White House says ‘we do not support Taiwan independence’ amid reports of Pelosi visit

‘We have said that we do not support Taiwan independence and we have said that we expect cross-strait differences to be resolved by peaceful means’

Andrew Feinberg
Washington, DC
Wednesday 03 August 2022 01:37 BST
US National Security council says 'nothing has changed' on Taiwan policy

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All signs point to House Speaker Nancy Pelosi visiting Taiwan this week during her overseas trip, despite warnings from China over the move and the Biden administration seeking to defuse the situation.

On Monday, CNN first reported that Ms Pelosi planned on visition the island nation with a five-member delegation during her trip to Singapore, Malaysia, South Korea and Japan.

China has warned that its military ‘”will not sit idly by” if the House speaker does decide to visit.

Meanwhile, the White House has said the US position on Taiwan remains what it has been over the last four decades and stressed that any visit to the island by House Speaker Nancy Pelosi reflects neither a change in policy or the wishes of the Biden administration.

Speaking at Monday’s White House press briefing, National Security Council spokesman John Kirby told reporters that Ms Pelosi had not publicly confirmed any travels plans and said the decision on whether or not to visit the island despite recent sabre-rattling by the Chinese government is hers and hers alone due to the separation of powers laid out in the US constitution.

Mr Kirby also noted that the island has previously hosted visits to members of the US congress — including one by then-House Speaker Newt Gingrich in 1997 — and stressed that any such visit is a sui generis event that does not connote the imprimatur of the executive branch.

“The Speaker has the right to visit Taiwan and a Speaker of the House has visited Taiwan before without incident, as have many members of Congress including this year,” he said. “Nothing has changed about our ‘one China policy,’ which is, of course, guided by the Taiwan Relations Act, the three joint US-PRC communiques [and] the six assurances”.

Mr Kirby added that the US continues to oppose “unilateral changes to the status quo from either side”.

“We have said that we do not support Taiwan independence and we have said that we expect cross-strait differences to be resolved by peaceful means,” he said. “Put simply, there is no reason for Beijing to turn a potential visit consistent with long-standing US policy into some sort of crisis or conflict or use it as a pretext to increase aggressive military activity in or around the Taiwan Strait”.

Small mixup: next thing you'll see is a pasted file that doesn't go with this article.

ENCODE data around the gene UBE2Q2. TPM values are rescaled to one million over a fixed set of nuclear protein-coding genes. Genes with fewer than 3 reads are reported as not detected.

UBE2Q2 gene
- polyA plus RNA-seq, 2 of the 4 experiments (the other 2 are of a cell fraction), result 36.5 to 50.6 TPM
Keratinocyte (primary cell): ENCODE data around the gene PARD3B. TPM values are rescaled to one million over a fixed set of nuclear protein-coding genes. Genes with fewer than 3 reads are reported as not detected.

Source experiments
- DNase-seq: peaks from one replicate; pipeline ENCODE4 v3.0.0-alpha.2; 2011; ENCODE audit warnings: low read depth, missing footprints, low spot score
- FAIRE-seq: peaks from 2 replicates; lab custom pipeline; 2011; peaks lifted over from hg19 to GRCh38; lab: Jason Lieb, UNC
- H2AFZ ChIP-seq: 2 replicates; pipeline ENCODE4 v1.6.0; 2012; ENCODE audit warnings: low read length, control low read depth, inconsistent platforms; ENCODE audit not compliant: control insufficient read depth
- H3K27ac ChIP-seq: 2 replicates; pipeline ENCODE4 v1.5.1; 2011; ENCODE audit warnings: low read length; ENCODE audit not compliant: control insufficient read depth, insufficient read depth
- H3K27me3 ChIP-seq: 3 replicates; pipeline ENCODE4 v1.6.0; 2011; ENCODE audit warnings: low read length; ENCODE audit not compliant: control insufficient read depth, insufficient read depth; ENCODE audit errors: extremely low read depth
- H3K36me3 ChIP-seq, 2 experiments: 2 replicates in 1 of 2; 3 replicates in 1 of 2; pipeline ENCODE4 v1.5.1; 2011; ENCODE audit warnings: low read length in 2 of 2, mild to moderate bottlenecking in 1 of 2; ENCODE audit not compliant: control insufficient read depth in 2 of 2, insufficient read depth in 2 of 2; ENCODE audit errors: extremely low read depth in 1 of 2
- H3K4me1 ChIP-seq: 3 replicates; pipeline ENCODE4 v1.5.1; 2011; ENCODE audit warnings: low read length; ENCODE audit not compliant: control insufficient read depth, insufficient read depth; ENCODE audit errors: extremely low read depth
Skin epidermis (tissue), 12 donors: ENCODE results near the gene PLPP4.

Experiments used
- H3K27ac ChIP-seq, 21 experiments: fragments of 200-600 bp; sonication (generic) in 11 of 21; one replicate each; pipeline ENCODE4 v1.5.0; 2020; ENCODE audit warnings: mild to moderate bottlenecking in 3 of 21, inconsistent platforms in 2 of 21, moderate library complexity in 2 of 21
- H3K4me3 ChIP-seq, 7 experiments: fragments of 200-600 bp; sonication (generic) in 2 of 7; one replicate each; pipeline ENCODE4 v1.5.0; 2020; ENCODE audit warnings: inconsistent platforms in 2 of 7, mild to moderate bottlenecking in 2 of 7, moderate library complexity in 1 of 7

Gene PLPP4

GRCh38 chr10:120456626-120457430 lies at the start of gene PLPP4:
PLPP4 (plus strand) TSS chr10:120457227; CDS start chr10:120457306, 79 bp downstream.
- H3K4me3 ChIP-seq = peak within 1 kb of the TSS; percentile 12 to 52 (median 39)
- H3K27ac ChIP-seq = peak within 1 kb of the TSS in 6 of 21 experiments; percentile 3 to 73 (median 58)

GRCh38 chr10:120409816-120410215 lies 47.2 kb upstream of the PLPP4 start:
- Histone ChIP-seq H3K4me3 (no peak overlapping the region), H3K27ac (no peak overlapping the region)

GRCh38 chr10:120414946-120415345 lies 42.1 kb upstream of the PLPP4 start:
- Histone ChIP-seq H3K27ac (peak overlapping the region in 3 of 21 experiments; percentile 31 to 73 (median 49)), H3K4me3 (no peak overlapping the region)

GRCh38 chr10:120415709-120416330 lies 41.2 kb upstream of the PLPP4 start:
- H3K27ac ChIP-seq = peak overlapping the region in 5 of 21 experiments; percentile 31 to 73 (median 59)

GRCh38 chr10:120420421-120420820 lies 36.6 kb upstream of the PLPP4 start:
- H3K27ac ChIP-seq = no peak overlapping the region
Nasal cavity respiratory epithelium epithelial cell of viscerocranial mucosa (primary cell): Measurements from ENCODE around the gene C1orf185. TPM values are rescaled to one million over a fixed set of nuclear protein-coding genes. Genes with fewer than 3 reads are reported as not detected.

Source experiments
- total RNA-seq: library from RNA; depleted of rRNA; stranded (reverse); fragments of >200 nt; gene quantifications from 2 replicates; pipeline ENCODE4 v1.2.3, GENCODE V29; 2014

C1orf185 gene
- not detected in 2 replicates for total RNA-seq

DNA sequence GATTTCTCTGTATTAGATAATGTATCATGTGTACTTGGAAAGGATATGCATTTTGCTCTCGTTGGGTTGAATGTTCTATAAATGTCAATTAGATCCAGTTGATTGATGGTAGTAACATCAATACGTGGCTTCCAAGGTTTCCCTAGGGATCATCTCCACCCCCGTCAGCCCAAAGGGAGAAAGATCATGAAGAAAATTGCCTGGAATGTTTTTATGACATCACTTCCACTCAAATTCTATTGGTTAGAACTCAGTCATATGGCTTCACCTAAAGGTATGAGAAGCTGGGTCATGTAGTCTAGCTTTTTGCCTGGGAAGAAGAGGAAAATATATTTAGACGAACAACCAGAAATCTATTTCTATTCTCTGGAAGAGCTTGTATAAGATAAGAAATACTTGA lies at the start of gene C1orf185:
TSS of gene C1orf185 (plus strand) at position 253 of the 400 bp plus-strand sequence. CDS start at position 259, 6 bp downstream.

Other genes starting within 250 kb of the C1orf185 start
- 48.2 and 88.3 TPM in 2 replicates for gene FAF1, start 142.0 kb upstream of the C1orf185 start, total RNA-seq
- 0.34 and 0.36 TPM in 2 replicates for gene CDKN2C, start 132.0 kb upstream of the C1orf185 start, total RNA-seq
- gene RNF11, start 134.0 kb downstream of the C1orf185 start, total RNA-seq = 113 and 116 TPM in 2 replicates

Earlier on Monday, CNN and other news organisations reported that Ms Pelosi’s travel with a five-member delegation to Singapore, Malaysia, South Korea and Japan had been expanded to include a visit to Taiwan, including a planned overnight stay in Taipei, the island’s capital city. The Financial Times has also reported that Ms Pelosi’s schedule will include a meeting with the Taiwanese president, Tsai Ing-wen.

According to Ms Pelosi’s office, the trip is meant to focus on “mutual security, economic partnership and democratic governance in the Indo-Pacific region”.

The subject of the House speaker’s possible travel to Taiwan took up a significant portion of a phone call last week between President Joe Biden and his Chinese counterpart, Xi Jinping. According to a readout of the conversation released by the Chinese foreign ministry, Mr Xi warned Mr Biden that a visit to the island by Ms Pelosi, who is second in the presidential line of succession, would be “play[ing] with fire”.

Despite US assurances that American policy on Taiwan has not changed, Beijing has stepped up military activity in the vicinity of the island, including conducting live-fire exercises, and Mr Kirby said Chinese forces appeared to be “positioning” themselves for “further steps in the coming days,” including “military provocations, such as firing missiles in the Taiwan Strait or around Taiwan” or “ operations that break historical norms,” including a “large scale air entry into Taiwan's Air Defense Identification Zone”.

“We and countries around the world believe escalation serves no one. Beijing's actions could have unintended consequences that only serve to increase tensions,” he said, adding that the US would “not take the bait” or undertake any “saber-rattling” of its’ own.

He added that the US would “not be intimidated” and would continue normal military operations in the region as it has “for decades”.

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